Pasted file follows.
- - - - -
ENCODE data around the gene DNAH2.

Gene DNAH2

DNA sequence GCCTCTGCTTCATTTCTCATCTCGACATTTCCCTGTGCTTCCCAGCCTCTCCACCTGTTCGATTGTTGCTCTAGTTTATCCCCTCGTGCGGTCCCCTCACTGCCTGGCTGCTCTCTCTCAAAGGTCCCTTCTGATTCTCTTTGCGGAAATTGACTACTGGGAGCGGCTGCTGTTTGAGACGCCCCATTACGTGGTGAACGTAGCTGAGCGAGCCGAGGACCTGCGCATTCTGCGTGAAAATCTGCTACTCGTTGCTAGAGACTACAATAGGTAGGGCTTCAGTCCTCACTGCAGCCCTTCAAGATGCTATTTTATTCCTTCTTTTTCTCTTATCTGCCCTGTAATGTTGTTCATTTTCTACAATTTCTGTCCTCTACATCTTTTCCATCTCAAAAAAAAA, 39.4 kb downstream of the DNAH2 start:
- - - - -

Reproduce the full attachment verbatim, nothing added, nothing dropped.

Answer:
ENCODE data around the gene DNAH2.

Gene DNAH2

DNA sequence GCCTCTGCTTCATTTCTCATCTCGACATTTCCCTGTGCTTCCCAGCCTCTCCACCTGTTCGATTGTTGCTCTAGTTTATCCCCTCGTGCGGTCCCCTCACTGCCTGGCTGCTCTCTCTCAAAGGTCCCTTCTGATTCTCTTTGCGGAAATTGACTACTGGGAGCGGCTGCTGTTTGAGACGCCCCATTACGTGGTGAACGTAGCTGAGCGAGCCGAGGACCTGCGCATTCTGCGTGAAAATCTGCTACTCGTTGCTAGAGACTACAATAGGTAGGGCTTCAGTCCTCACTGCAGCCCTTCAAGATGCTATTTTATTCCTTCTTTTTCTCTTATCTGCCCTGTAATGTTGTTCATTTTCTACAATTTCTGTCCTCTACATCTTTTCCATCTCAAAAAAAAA, 39.4 kb downstream of the DNAH2 start: